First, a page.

A Domain Specific Language for Spatial Simulation - ISG - INESC-ID


A Domain Specific Language for Spatial Simulation - ISG - INESC-ID
A Domain Specific Language for Spatial Simulation
Scenarios(DSL3S): Introduction and Tool Support
Luís de Sousa
Alberto Rodrigues da Silva
CRP Henri Tudor
6A, Av. des Hauts-Fourneaux
L-4362 Esch-sur-Alzette
Rua Alves Redol, 9
1000-029 Lisboa
[email protected]
[email protected]
Cellular automata and agent-based modelling techniques have
long been used for spatial simulation in the Geographic Information Systems field. However, they largely rely on code
libraries and pre-compiled models, either requiring advanced
programming skills or imposing scope constraints. Several
domain specific languages have been proposed in this context, but mostly resulting in new textual programming languages.
DSL3S is a domain specific language for spatial simulation, synthesising concepts in a UML profile, permitting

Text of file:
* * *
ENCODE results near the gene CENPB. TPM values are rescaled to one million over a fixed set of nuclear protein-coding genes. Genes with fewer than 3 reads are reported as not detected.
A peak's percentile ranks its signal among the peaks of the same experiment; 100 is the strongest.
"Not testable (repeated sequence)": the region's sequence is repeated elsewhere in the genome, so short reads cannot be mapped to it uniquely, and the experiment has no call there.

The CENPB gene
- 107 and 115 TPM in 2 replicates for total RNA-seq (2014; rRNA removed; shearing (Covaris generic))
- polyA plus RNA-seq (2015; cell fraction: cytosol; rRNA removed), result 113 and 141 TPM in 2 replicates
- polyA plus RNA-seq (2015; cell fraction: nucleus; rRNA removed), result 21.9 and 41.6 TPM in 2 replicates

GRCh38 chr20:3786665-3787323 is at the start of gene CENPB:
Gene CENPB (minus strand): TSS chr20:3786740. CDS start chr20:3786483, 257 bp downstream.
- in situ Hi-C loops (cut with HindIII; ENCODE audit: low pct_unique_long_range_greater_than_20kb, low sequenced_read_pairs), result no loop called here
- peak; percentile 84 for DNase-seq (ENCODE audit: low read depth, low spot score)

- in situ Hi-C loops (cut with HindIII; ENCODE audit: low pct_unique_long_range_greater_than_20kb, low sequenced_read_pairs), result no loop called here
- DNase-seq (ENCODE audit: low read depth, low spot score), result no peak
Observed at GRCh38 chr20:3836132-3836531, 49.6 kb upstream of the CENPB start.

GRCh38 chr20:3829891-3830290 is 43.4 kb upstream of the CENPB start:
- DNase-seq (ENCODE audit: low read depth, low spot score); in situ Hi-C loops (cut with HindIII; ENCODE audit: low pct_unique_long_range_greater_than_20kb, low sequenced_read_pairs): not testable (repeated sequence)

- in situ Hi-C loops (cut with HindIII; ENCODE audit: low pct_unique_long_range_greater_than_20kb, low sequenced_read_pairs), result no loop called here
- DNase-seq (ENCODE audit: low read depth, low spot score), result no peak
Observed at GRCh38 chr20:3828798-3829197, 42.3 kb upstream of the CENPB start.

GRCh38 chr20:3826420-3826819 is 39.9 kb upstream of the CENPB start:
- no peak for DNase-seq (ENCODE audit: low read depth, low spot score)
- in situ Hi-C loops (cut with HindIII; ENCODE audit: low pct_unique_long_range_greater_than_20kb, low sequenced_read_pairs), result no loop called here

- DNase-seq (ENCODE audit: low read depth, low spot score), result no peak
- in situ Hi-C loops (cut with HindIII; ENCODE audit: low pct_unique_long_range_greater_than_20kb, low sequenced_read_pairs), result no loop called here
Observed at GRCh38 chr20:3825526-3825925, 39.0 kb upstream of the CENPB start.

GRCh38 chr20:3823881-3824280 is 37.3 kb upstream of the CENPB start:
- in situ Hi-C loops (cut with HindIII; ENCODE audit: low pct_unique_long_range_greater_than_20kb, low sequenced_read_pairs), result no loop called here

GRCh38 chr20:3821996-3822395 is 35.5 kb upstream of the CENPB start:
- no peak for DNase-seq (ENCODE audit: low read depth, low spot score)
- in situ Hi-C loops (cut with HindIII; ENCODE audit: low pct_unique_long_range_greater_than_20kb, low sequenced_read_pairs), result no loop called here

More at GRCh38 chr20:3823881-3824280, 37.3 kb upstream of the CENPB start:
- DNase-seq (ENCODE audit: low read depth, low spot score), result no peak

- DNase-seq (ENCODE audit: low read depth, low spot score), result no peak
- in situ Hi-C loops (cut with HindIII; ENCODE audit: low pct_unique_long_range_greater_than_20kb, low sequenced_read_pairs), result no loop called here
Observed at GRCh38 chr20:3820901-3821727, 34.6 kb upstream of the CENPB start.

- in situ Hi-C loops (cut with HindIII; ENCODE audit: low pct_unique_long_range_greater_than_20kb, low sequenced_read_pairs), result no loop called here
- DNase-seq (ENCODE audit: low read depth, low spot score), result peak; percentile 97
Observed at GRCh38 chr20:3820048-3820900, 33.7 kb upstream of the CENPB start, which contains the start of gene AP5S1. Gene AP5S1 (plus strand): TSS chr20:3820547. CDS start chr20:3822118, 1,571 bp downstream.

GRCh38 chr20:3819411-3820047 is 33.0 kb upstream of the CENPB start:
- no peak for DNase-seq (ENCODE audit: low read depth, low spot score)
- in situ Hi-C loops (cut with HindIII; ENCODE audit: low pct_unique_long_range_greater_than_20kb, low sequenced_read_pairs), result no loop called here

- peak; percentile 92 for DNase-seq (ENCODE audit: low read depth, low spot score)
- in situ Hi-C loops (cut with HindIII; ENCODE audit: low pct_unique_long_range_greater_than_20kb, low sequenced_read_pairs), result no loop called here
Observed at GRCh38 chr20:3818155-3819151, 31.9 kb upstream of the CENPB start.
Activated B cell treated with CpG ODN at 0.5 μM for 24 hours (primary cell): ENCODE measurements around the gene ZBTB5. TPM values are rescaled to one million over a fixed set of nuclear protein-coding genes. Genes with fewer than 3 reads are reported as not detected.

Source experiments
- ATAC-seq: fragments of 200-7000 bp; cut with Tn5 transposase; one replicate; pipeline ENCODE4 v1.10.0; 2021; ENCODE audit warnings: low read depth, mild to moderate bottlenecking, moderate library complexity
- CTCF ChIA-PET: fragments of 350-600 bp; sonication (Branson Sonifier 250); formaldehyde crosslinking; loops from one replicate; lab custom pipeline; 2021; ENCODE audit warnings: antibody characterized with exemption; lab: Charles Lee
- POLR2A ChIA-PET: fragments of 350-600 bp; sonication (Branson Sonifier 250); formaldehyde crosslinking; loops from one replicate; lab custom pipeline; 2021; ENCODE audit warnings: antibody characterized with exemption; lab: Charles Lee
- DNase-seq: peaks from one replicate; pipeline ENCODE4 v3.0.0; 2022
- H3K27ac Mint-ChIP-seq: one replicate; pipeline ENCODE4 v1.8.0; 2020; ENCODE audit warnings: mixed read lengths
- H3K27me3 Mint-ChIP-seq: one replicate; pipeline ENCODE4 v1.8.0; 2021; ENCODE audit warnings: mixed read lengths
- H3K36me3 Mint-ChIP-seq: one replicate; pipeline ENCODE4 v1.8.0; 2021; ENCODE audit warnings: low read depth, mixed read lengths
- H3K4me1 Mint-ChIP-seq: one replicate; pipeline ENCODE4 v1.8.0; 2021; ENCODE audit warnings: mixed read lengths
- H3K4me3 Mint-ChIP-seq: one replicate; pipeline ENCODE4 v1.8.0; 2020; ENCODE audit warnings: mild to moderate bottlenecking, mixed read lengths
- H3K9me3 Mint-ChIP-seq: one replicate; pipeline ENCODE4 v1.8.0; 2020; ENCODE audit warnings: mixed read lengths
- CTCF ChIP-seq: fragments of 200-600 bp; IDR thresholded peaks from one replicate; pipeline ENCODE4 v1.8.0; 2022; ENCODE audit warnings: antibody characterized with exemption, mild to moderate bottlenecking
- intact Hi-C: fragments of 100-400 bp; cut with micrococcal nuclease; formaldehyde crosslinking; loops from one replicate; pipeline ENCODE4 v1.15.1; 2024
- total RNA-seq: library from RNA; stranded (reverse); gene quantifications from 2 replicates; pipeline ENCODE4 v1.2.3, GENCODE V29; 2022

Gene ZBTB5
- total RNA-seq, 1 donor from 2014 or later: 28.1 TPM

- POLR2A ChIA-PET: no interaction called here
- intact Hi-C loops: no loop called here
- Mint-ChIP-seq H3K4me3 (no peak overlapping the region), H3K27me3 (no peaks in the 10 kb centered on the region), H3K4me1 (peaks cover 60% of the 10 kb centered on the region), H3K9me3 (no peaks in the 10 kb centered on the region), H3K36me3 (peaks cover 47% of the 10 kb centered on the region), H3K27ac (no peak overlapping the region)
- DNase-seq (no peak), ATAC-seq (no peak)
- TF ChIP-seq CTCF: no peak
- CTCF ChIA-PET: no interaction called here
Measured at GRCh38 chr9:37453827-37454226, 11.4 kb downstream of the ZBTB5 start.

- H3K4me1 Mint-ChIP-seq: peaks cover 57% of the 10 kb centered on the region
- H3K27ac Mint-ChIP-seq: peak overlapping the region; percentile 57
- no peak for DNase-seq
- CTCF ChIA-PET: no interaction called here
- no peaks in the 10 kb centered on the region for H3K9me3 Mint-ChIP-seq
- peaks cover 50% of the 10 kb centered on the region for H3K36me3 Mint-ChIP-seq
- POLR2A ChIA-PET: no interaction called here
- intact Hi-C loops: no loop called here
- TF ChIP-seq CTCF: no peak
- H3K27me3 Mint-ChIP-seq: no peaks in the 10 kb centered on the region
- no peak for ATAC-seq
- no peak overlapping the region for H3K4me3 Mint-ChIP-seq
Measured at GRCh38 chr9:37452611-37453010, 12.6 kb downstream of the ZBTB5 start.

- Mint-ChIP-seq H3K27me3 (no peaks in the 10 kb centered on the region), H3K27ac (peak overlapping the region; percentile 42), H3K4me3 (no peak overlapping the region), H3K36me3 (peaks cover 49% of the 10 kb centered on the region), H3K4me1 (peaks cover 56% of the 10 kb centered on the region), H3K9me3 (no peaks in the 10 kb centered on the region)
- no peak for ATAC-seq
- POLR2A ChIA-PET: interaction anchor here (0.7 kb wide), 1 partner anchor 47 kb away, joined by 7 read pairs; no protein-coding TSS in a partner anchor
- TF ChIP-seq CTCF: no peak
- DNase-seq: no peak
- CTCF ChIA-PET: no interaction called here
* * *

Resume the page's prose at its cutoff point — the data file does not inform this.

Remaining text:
the design of simulation models through graphical elements.
MDD3S is an implementation of this language relying on
model-driven development (MDD) tools built around the
Eclipse IDE; it produces ready to run simulations from DSL3S
models, supported by the MASON simulation tool-kit. These
assets have proved sufficient to developed classic models in
different GIS application fields.
Categories and Subject Descriptors
CM [Coordination Models]: Languages and Applications
Domain Specific Language, Spatial Simulation, UML Profile, Model-Driven Development
In the Geographic Information Systems (GIS) domain, exploring how spatial variables and features evolve with time
is often necessary. To this purpose several techniques have
been developed, comprising a sub-domain of GIS referred
as Spatial Simulation [1]. Throughout the past two decades
various code libraries and tools have been made available